Relations between Ormond and St Leger became strained from as early as 1541 but did not break down until autumn 1545, over the earl’s suspicion that his commission to lead a military expedition as part of the king’s war against Scotland was really a ploy to remove him from Ireland, perhaps permanently. The origin of their feud appears to be more prosaic, however: in autumn 1544 the lord deputy spoke out against Ormond’s obtaining Kilkea Castle in County Kildare from the crown in exchange for lands and castles in the south of County Kilkenny, which lay within the heart of the earl’s lordship, where much of his authority was concentrated. The government wanted these castles in order to hem in the powerful Kavanagh sept, to conquer the disputed border territory of southern Leinster in County Wicklow, and to guarantee communications with the south-west down the only viable land route, the Barrow valley. Ormond now dragged his feet over the exchange, but it was not until late February 1545 that St Leger informed the English lord chancellor, Thomas Wriothesley, of this intransigence and of the growing animosity between the two men. Whenever an issue arose that Ormond believed touched on his own affairs, all the Anglo-Irish members of the privy council backed him—even over the king, the lord deputy claimed. Having sounded things out first with Wriothesley, St Leger wrote to the English government in mid-April criticising Ormond further. Though the earl was Henry’s ‘true and faithful subject yet I am well assured that he would have no man to rule in the parts where he is but himself and accumulate all the whole rule’. This was the problem in a nutshell, as it had been between one of St Leger’s predecessors, Sir William Skeffington, and Gerald Fitzgerald, ninth earl of Kildare, in the early 1530s, and between Grey and Ormond at the close of the decade. Ormond felt threatened by St Leger for any perceived encroachment on his own power.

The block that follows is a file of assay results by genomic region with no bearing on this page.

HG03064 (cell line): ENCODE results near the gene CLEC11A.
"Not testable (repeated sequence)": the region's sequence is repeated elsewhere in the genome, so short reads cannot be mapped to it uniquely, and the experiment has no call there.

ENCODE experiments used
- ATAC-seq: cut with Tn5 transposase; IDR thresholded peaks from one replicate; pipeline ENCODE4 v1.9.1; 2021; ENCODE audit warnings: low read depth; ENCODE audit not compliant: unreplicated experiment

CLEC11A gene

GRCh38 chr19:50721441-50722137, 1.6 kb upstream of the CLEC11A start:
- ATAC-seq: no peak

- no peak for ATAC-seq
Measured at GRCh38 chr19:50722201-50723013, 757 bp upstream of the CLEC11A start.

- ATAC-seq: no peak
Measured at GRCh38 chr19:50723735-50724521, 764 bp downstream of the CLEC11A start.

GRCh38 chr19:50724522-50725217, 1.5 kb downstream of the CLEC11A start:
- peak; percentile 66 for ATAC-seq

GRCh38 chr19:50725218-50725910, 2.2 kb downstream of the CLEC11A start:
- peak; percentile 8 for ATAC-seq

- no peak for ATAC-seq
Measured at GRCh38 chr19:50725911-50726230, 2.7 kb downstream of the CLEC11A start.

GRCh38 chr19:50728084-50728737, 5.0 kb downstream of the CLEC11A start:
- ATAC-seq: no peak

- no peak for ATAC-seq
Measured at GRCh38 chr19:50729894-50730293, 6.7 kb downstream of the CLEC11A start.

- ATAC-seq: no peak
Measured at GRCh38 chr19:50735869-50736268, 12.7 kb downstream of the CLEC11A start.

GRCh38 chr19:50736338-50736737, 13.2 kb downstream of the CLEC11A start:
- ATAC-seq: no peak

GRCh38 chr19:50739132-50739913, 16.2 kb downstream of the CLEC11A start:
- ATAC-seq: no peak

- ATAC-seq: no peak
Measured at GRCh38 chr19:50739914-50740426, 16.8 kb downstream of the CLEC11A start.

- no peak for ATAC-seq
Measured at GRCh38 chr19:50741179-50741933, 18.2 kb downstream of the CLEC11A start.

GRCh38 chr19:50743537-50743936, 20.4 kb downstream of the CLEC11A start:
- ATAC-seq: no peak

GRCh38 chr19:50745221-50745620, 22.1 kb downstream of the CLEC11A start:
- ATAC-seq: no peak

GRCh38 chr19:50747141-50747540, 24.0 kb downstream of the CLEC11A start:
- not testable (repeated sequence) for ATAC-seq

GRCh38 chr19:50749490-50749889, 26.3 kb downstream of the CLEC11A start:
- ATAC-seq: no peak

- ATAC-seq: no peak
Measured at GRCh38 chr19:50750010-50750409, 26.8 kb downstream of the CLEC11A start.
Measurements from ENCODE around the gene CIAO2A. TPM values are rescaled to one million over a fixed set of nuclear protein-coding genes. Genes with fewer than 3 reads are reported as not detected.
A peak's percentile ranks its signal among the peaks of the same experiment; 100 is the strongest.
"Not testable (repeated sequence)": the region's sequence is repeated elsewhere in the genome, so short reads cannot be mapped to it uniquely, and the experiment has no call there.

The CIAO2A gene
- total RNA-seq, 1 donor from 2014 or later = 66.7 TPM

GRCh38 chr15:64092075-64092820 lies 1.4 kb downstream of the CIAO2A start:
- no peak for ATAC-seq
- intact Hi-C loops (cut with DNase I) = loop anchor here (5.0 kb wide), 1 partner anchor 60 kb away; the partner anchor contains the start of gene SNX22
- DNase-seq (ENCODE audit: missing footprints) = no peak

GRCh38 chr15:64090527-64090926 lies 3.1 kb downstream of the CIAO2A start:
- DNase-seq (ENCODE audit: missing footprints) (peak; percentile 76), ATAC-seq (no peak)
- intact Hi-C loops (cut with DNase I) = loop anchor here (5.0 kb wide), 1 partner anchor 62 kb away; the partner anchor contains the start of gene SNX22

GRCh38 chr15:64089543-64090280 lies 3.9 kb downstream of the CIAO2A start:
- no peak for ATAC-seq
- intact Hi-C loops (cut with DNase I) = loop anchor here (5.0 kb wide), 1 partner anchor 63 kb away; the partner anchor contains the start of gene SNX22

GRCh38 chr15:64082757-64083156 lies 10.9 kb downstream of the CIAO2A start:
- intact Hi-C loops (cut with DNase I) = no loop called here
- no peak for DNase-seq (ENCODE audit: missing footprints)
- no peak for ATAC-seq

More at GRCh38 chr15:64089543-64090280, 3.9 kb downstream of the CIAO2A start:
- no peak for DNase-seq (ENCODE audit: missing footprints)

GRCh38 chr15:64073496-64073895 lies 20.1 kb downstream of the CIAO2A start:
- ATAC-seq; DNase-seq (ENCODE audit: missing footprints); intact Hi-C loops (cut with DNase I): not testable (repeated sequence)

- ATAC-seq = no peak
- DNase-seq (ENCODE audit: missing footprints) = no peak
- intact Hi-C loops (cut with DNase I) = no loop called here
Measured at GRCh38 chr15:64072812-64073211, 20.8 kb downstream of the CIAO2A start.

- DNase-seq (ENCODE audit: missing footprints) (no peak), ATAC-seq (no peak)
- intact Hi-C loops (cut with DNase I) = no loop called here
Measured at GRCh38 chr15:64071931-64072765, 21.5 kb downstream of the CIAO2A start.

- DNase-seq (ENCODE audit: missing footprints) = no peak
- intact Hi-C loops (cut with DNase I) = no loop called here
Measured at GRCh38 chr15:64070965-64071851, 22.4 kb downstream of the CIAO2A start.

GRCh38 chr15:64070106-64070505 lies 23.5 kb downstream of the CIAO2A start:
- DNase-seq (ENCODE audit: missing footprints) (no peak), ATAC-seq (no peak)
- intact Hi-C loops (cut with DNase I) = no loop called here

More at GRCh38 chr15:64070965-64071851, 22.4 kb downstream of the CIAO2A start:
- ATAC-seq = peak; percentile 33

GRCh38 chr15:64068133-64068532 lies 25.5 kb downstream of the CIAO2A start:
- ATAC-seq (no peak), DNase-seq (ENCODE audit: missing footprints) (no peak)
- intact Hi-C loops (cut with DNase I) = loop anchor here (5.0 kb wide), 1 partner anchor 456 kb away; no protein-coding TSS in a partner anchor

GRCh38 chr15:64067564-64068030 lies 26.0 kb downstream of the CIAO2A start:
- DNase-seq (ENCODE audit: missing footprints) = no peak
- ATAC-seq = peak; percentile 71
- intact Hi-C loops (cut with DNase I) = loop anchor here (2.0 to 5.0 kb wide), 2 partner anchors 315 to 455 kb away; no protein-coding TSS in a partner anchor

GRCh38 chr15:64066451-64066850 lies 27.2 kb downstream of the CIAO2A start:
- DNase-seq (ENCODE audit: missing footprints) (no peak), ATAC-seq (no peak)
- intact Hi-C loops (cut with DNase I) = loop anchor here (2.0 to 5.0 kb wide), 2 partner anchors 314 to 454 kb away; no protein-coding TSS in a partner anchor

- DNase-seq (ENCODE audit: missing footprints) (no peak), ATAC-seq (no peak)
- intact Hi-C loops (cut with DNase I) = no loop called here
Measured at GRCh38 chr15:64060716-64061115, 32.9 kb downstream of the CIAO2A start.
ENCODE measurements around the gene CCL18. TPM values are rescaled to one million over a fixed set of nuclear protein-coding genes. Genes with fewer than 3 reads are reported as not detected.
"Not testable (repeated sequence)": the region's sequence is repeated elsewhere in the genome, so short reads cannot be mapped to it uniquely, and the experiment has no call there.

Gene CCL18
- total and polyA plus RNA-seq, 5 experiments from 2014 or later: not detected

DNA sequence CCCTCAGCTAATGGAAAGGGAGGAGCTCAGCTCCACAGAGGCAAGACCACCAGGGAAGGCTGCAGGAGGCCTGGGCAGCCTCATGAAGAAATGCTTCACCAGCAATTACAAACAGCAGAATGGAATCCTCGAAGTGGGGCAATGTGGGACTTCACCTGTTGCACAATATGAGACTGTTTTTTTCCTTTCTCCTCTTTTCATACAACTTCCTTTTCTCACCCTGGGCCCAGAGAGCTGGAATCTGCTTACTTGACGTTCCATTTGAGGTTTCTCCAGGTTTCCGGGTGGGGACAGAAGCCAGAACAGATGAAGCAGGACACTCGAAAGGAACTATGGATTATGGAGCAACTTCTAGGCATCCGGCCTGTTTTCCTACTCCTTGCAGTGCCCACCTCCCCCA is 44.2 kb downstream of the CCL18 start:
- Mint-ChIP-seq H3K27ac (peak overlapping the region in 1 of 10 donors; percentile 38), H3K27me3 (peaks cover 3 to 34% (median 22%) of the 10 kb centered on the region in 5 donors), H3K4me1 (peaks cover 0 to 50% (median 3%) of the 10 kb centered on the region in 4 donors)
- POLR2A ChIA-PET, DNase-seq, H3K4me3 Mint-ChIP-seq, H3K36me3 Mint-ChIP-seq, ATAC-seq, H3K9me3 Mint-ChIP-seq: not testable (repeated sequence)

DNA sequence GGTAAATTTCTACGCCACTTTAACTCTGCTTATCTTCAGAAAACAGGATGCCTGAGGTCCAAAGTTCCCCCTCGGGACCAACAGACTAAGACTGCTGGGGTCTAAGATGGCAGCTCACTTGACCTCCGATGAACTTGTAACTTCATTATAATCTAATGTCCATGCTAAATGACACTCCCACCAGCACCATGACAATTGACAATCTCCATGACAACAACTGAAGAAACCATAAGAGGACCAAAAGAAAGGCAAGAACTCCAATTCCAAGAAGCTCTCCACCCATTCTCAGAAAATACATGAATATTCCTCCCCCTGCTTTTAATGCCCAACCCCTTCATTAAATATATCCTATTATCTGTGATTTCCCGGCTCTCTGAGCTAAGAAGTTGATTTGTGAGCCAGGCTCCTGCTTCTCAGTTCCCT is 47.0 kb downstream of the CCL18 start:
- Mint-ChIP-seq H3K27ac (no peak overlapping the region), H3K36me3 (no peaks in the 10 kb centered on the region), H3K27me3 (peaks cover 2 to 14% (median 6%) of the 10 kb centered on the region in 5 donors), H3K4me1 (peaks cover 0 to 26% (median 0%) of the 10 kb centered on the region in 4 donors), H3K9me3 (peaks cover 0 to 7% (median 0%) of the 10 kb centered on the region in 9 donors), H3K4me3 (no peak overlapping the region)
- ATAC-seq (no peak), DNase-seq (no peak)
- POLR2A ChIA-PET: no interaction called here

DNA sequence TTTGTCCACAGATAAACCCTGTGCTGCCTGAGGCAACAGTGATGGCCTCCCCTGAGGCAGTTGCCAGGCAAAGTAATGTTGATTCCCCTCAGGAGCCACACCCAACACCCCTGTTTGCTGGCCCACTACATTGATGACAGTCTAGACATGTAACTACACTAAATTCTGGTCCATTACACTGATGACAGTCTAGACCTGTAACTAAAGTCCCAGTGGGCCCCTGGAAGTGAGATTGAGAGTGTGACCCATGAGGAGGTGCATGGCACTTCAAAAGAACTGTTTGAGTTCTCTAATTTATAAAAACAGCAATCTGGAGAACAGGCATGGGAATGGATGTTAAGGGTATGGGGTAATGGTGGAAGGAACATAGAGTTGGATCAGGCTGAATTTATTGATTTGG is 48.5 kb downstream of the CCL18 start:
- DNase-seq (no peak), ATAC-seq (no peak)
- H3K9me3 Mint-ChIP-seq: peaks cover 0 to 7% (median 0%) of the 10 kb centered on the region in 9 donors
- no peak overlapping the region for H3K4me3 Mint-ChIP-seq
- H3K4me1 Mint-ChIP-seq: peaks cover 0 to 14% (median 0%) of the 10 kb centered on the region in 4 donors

The situation deteriorated sharply in autumn 1545. Ormond claimed that as he passed through a crowd while leaving his castle at Gowran, Co. Kilkenny, on his way to embark for Scotland an unknown individual pressed a letter into his hand. It declared that St Leger was plotting against him and that he was to be sent to the Tower of London. Everybody knew that the lord deputy was ‘the most dissembling and most crafty man that ever came among them’, who bribed and embezzled, lied about the state of the realm to the king, and blamed others for the violence and disorder there. In fact, with his brother, Robert St Leger, he was the root cause of many of the country’s problems through corruption and through alliances with the Gaelic Irish.

The feud begins

The Scottish expedition failed to achieve its main objective and was of only limited success. On his return to Ireland, Ormond upped the stakes by writing to Wriothesley in December 1545 to voice his complaints against St Leger. He said that he had tried to work with the lord deputy but found his hatred towards him too much to bear, accusing him of creating a faction against him. Thus the feud began between them, with charge and counter-charge levelled in letter after letter.

Above: Henry VIII, king of England (1509–47) and of Ireland (1541–7), by Hans Holbein the younger c. 1537. Henry was unable to fund the government of Ireland properly and relied on the support of loyal magnates like Ormond. He resolved the Ormond–St Leger feud in September 1546, attempting to be as conciliatory and even-handed as possible. (Google Art Project)

The Irish privy council intervened early in January 1546 to resolve the differences, but without success. They feared brawls and open fighting should Butler and St Leger supporters meet, even in the streets of Dublin, and the following month petitioned for the matter to be decided in England, with some nobleman sent over to act as governor in the meantime. While several privy councillors criticised the lord deputy, they were still remarkably conciliatory and even-handed in their assessment of the situation, although faction had implicitly become a major problem. They concurred with Ormond over what should be investigated: the general state of the realm; whether revenue and Pale security had increased significantly since St Leger’s appointment in 1540; how far the king’s writ ran; the behaviour of recently ennobled chieftains; and whether southern Leinster had been pacified or not. The successful absorption of southern Leinster into the Pale, which would stabilise the frontier with the Gaelic Irish septs and open the way for expansion of crown authority to the south-west, depended on Ormond and St Leger setting aside their differences.